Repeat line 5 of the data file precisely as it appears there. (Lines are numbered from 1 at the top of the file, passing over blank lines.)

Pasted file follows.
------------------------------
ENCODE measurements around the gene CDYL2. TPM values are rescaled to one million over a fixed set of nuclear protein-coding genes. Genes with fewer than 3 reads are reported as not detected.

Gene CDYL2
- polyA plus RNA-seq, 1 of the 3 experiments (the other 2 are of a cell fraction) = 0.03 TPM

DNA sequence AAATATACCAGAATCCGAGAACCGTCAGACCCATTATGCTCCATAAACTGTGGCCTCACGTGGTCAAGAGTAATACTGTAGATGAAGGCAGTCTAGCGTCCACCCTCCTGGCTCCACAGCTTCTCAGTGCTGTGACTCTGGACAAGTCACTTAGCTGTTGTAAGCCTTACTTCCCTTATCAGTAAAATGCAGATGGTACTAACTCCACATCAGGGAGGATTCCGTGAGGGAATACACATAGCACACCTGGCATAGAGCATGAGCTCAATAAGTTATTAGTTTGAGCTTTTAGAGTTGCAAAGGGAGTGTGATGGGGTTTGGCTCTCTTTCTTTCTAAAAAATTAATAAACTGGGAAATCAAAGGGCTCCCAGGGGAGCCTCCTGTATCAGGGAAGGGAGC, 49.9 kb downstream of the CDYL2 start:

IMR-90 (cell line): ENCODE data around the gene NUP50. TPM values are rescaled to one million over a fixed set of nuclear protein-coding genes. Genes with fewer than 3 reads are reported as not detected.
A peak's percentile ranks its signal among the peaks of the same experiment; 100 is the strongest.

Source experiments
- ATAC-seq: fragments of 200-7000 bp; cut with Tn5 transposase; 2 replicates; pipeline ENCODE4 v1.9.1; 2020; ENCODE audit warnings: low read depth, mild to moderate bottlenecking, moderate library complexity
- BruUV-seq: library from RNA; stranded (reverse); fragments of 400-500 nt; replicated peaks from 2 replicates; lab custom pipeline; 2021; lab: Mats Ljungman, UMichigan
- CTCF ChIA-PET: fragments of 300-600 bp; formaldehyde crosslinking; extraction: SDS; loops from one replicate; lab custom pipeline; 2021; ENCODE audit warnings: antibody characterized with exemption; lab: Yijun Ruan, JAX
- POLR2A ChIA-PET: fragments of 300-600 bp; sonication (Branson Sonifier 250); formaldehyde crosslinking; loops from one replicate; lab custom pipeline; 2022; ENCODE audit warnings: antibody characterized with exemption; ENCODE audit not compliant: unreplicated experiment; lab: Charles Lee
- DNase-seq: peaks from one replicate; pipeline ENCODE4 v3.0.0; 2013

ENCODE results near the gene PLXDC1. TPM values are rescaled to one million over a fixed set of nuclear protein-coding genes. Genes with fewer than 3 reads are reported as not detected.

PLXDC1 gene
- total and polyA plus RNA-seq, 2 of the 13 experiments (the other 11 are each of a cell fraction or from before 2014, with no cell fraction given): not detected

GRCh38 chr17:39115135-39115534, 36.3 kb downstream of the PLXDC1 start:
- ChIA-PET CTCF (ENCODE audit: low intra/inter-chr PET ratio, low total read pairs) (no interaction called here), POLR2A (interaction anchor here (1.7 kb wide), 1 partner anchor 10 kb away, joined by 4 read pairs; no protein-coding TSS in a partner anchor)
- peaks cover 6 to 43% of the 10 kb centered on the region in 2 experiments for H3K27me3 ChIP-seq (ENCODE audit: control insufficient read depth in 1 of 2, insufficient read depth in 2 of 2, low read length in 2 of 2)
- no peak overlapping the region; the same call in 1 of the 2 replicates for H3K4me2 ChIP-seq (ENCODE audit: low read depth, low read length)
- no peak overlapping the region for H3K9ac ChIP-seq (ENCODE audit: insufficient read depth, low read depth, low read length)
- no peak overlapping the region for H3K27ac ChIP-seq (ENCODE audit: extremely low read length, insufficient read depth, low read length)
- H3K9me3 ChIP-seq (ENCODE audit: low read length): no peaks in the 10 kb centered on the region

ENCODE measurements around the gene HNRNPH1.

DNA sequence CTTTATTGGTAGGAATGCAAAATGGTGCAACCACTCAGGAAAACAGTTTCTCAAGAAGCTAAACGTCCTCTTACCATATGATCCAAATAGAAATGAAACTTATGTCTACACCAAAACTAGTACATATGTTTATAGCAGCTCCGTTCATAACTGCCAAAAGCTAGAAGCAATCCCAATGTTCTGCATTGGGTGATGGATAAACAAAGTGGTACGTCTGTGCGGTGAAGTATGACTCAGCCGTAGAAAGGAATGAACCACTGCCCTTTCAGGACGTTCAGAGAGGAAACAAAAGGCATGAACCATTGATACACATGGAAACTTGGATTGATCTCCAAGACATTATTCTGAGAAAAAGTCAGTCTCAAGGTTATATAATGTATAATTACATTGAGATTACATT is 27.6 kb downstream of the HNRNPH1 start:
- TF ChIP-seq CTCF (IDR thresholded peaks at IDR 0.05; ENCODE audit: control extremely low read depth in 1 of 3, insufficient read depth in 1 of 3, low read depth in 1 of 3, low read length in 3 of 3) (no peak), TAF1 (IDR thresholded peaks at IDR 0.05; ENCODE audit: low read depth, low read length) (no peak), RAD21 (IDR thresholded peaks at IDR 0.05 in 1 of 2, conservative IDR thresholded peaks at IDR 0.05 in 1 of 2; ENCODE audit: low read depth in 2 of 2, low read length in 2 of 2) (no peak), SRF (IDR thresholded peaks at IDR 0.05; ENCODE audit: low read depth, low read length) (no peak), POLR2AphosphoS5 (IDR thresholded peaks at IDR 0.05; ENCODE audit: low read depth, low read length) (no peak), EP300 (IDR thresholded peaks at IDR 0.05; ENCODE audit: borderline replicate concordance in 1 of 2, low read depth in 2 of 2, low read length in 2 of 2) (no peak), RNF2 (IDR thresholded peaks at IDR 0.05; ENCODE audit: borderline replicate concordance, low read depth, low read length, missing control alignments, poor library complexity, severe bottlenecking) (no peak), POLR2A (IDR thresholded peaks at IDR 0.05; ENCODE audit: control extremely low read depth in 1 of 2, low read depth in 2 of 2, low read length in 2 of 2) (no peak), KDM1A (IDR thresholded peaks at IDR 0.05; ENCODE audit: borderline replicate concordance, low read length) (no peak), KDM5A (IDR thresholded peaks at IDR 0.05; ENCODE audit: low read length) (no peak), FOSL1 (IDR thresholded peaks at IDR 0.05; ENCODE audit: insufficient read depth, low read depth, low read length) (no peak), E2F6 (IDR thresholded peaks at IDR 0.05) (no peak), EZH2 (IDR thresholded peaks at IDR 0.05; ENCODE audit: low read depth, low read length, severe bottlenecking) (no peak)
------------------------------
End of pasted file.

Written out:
IMR-90 (cell line): ENCODE data around the gene NUP50. TPM values are rescaled to one million over a fixed set of nuclear protein-coding genes. Genes with fewer than 3 reads are reported as not detected.